Canada and the Empire
Publication:
The Empire Club of Canada Addresses (Toronto, Canada), 12 Oct 1905, p. 271-278


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Clark, Rev. Professor, Speaker
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Text
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Speeches
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The deep interest and keen sympathy for the subject "Canada and the Empire." Making sure that our own sympathies and lines of action rest not on momentary feelings but on deep and broad principles which will stand the test of time and the change of circumstance. The attitude towards Colonial concerns in the past. The danger of English people failing to understand the sentiments and aspirations of the Colonies to the extent of risking an alienation of their affections. Canadians as a very loyal but very sensitive people. Reasons why we should, from time to time, seriously consider what are the bases of our convictions, our sympathies, and our purposes in regard to the Empire and our relations to the same. A review of those convictions and sympathies. Schemes and suggestions for the strengthening of our connection with the Empire. The speaker's belief that the great forces now in motion are tending not to separate and isolate us, but to bind us more closely together. Canadians resolved to help on that movement with all our might.
Date of Original:
12 Oct 1905
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English
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The speeches are free of charge but please note that the Empire Club of Canada retains copyright. Neither the speeches themselves nor any part of their content may be used for any purpose other than personal interest or research without the explicit permission of the Empire Club of Canada.
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Full Text
CANADA AND THE EMPIRE.
Address by the President, Rev. Professor Clark, D.D., D.C.L.,
at the opening meeting of the Empire Club of Canada,
on Oct. 12th, 1905.

Mr. Chairman and Gentlemen,

The subject upon which I desire to address you is that of "Canada and the Empire"; and, I think, that never in the history of our people has there been a moment in which such a subject would have excited a deeper interest or a keener sympathy.

So much, indeed, is this the case that some among us are almost growing weary of the subject as one which needs or even admits of no further discussion. On this point, they are ready to declare, there is no difference of opinion among us. We are all substantially of one mind with regard to our relations with the British Empire. With the exception of a few " cranks " no one thinks of annexation or independence; and the, best answer to these is silence-to leave them alone.

No doubt there is a good deal to be said for such a view of the subject; yet, on the other hand, we have need to watch the currents of thought which have a way of changing, and to make sure that our own sympathies and lines of action rest not on momentary feelings but on deep and broad principles which will stand the test of time and the change of circumstance. It is not so very many years ago that an English statesman could use such language as this: "These wretched colonies will all be independent, too, in a few years, and are a millstone round our neck"; and it is said that at the time of that utterance, some fifty years ago, "Parliament was, as a rule, so little moved by Colonial concerns, that, according to Mr. Gladstone, in nine cases out of ten it was impossible for the Minister to secure Parliamentary attention, and in the tenth case it was only obtained by the casual operations of party spirit."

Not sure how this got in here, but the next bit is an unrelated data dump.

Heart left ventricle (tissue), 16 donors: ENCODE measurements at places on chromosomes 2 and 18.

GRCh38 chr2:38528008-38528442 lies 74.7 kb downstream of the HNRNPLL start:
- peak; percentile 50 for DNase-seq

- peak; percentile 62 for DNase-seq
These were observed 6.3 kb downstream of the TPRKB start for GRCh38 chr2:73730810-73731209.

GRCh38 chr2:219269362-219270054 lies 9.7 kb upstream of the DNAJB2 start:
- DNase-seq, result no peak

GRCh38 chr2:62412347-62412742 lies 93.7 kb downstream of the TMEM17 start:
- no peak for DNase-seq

There is no great danger--there is, we may say, no danger at all--of British public opinion falling so low in the future, but there is some danger of English people so failing to understand the sentiments and aspirations of the Colonies as to run the risk of alienating their affections.

In speaking of the relations between ourselves and the Mother Country some time ago, I ventured to say that we were a very loyal people, but we were also a very sensitive people. Old men and women often fail to understand that words which would pass unheeded by persons of their own age are apt to wound, and sometimes deeply, those who are young and susceptible; and there is a danger that something of the same kind may take place from our people in the Old World failing to understand the effect produced upon ourselves by their words and by their policy.

For these and other reasons it is not unnecessary that we should, from time to time, seriously consider what are the bases of our convictions, our sympathies, and our purposes in regard to the Empire and our relations to the same. And this question may be answered in a narrower or a more extended fashion, according to our point of view. We shall, perhaps, be wiser, if we consider it, as far as possible, in all its various bearings. Certainly the limited, the parochial spirit will not be the best. There is no temper more hurtful than the narrow and the selfish. And those who would bid us think only of ourselves, ignoring the claims of the people from whom we sprang and the interests of humanity at large, are probably our most unsafe guides and our worst enemies.

Well, then, first of all, we are not going to cut ourselves off from the land of our fathers; we are not going to disown the land, or the people, or their history. I remember an American gentleman telling me of the emotions with which he first set foot on the shores of England. He felt an irresistible impulse to kneel down on the soil which was consecrated to him by a thousand traditions and a thousand memories. And I do not wonder--who can speak of it or think of it without profound emotion--that land, that people, that history! Do we think of England? " England," says Byron, " England, thy beauties are tame and domestic," and yet those who have roamed in many lands and have contemplated the fairest sights presented by nature, will tell us that there is nothing lovelier on earth than the hills and vales, the streams and meadows of that land which God seems peculiarly to have blest. Or shall we think of that land, so dear to its own children, which its greatest son described as the